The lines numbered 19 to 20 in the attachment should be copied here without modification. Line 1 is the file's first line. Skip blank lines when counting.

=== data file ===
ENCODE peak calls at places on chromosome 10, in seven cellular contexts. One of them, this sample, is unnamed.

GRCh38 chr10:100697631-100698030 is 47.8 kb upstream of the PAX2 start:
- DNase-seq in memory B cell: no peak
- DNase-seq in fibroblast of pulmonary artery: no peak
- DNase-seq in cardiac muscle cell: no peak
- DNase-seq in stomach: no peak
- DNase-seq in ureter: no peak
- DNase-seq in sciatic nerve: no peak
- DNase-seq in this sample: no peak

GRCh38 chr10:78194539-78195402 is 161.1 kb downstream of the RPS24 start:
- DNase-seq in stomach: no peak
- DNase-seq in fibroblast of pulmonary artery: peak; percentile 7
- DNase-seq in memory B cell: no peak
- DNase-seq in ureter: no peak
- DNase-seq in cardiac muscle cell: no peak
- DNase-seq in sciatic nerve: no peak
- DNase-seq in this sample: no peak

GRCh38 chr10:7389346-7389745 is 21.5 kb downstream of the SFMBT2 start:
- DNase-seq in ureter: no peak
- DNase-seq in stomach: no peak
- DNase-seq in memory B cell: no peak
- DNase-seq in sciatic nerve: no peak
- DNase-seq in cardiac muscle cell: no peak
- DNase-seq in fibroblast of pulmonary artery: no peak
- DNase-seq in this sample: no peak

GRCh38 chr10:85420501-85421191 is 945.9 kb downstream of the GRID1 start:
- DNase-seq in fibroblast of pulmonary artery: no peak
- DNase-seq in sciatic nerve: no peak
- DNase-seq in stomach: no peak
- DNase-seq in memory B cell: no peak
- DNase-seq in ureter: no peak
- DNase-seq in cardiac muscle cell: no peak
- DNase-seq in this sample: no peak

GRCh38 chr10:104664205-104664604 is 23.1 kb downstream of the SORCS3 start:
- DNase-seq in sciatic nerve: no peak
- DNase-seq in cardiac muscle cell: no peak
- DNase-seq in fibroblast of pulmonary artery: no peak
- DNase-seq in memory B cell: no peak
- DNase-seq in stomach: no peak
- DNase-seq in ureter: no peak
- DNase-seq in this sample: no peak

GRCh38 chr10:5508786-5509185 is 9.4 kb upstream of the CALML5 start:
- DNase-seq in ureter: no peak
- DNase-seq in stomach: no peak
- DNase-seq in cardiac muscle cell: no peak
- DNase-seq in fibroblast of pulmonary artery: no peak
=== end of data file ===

- DNase-seq in ureter: no peak
- DNase-seq in stomach: no peak